A campaign swing comment by President Bush opposing a buyout for hard-pressed tobacco growers has set off a political firestorm in the generally Republican states where relief for the farmers is a potent political issue.
Tobacco state lawmakers from his own party responded with confusion and anger to Bush's comments, which they said took them by surprise.
Their concerns sharpened last week when presumptive Democratic nominee Sen. John Kerry (D-Mass.) jumped into the fray by saying in Kentucky that he supports the buyout. He said tobacco grower assistance is essential, along with passage of a bill to give the Food and Drug Administration regulatory authority over tobacco products.
Kerry said he supports twinning the two bills -- a proposal that failed in Congress last year but was widely discussed as the only way to eventually get either one passed.
"I've heard from any number of good Republicans who said they'll either stay home or vote Democrat in the fall if the White House doesn't change its position," said Rep. Virgil H. Goode Jr. (R-Va.) on Friday. "It's critical for the White House to move fast."
Bush made his comments in Ohio earlier this month in response to a general question about tobacco and regulation. Although many in his party strongly support the tobacco grower buyout, the president said he did not.
"They've got the quota system in place -- the allotment system -- and I don't think that needs to be changed," Bush said.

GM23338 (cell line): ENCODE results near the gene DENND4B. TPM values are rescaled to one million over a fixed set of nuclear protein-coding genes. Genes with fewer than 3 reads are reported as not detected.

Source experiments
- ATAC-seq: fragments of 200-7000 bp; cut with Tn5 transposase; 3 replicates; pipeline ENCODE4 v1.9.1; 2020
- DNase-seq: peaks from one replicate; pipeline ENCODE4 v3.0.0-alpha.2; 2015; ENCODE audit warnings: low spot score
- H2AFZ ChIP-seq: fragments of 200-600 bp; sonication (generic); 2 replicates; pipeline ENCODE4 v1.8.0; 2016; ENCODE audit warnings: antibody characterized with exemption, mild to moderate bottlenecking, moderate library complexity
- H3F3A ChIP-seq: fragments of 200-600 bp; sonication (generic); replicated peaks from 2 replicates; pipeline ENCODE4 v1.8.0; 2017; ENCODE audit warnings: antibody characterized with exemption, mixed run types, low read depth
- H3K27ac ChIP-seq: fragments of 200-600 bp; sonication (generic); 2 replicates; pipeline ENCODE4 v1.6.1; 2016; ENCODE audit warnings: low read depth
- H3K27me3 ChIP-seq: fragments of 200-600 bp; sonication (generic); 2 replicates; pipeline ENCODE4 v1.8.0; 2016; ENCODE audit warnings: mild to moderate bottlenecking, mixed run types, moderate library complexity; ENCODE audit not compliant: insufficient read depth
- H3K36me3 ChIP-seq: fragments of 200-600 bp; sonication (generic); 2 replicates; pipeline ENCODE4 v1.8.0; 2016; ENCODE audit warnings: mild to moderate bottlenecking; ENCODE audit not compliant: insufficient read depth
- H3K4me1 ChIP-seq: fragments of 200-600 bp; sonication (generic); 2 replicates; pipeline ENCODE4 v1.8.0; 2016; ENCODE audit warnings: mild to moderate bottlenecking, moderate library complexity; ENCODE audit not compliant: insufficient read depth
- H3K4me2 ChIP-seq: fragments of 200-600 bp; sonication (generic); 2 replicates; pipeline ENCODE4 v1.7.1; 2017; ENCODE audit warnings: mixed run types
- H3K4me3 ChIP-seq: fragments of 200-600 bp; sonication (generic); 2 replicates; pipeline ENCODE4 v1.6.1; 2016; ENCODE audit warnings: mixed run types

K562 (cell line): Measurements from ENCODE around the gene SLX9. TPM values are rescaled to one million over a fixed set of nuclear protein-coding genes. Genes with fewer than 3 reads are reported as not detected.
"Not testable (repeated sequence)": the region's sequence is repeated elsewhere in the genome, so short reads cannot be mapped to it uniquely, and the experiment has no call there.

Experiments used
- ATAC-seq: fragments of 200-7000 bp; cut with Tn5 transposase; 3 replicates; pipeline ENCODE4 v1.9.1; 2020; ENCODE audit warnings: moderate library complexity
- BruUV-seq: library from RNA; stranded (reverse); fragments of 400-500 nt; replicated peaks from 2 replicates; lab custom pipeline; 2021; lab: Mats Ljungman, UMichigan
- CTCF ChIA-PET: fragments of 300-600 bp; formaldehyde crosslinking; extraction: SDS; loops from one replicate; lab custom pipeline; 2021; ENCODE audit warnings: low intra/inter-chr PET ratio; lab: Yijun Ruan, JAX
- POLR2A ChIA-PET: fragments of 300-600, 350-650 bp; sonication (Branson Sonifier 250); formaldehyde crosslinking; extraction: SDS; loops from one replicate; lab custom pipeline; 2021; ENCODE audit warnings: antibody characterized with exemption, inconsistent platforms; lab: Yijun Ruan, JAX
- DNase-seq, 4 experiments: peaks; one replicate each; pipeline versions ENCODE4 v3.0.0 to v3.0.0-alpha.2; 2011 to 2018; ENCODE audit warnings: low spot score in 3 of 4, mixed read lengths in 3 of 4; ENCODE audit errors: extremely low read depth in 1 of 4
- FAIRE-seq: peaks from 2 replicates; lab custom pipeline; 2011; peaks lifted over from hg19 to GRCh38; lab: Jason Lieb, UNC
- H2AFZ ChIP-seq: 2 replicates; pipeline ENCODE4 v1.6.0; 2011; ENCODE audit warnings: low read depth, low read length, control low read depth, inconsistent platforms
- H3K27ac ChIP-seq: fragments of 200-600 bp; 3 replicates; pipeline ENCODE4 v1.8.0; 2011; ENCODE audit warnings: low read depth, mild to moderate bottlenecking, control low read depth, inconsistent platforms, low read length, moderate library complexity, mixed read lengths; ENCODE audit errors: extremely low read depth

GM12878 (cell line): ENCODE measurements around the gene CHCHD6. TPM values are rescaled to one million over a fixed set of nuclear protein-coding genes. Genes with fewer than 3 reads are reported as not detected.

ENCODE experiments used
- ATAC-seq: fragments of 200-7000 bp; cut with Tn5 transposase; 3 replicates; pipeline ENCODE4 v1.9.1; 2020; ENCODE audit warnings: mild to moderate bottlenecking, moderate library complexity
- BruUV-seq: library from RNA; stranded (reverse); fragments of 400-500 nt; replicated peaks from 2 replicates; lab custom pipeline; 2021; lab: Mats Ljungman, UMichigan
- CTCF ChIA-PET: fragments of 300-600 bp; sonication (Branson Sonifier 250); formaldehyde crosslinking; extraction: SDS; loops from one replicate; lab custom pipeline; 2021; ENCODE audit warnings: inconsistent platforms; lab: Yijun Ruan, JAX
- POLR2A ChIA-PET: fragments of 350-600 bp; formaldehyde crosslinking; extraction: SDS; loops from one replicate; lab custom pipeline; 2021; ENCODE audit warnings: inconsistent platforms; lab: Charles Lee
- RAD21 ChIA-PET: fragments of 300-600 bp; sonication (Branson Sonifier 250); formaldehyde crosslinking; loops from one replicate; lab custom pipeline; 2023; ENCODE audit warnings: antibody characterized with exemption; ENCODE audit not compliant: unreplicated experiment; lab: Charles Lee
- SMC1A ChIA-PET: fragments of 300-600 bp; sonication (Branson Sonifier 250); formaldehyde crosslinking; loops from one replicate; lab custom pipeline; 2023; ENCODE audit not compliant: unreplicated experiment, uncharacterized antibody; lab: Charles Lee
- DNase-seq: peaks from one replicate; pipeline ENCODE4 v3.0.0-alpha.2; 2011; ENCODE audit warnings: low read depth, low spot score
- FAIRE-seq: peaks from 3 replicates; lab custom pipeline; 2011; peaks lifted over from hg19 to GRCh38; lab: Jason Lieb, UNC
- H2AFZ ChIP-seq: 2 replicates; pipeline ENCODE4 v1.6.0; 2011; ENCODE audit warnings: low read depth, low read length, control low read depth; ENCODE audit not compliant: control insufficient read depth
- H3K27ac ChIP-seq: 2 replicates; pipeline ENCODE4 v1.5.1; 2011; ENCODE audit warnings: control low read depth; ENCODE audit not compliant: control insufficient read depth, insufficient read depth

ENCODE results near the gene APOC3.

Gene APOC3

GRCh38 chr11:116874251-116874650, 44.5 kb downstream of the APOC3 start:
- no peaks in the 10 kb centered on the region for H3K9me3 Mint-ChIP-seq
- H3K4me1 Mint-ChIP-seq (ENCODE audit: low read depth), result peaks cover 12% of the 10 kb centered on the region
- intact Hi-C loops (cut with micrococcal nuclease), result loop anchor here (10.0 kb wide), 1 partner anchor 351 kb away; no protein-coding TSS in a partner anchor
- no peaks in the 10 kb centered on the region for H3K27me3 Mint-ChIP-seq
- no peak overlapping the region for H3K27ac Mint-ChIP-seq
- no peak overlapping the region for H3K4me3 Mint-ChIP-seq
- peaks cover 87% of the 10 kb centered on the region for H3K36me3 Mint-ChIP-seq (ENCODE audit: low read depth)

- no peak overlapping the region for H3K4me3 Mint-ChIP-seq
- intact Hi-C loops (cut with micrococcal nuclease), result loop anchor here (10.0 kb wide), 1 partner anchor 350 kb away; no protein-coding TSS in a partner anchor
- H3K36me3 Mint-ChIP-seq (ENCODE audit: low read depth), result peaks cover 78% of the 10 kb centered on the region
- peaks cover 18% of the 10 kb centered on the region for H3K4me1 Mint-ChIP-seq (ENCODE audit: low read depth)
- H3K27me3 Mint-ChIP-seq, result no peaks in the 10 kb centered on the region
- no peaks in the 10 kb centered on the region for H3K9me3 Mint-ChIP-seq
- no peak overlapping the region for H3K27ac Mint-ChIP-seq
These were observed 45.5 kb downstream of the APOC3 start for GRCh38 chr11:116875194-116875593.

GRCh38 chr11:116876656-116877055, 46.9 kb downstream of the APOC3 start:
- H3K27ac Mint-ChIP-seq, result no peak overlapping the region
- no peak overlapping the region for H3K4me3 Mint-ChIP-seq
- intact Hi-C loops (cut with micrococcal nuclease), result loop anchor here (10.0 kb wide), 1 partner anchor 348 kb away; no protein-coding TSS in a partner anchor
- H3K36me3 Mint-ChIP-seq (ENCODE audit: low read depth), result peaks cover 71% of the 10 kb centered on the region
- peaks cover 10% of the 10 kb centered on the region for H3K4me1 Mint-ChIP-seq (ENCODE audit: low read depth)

Support for a buyout is almost universal among tobacco growers. Changes in the market and increasing competition from foreign-grown tobacco have already put thousands of U.S. tobacco farmers out of business, and they have looked to a buyout of the government-controlled quota system as the only way to stay solvent.
The system was set up in the 1930s and has controlled the tobacco supply since. But now the quotas are so low that farmers say they cannot survive without federal help that would pay them to eliminate the system.
The president's comments could be especially damaging in North Carolina, Kentucky and Tennessee, where tobacco growers and the many businessmen who depend on them are still a potent political force.
In North Carolina, the Democratic candidate for Senate, former chief of staff to President Clinton, Erskine B. Bowles, has promised that passing a buyout, coupled with FDA regulation, would be one of his top priorities. His Republican opponent, Rep. Richard Burr, has also strongly supported a grower buyout but has opposed the FDA proposal, and their different approaches have become an issue in the campaign.
Reflecting the sensitivity of the issue, Burr said Friday that "clearly the president is wrong" on the need for a buyout.
"Just like the tobacco growers in North Carolina, I'm mad about what the president said," Burr said. "I remain hopeful that, in that statement, we didn't hear any threat that a buyout bill would not be considered by this White House."
Bowles said that he was "amazed" by Bush's comments and went on the offensive last week, saying his opponent was not fighting hard for tobacco growers.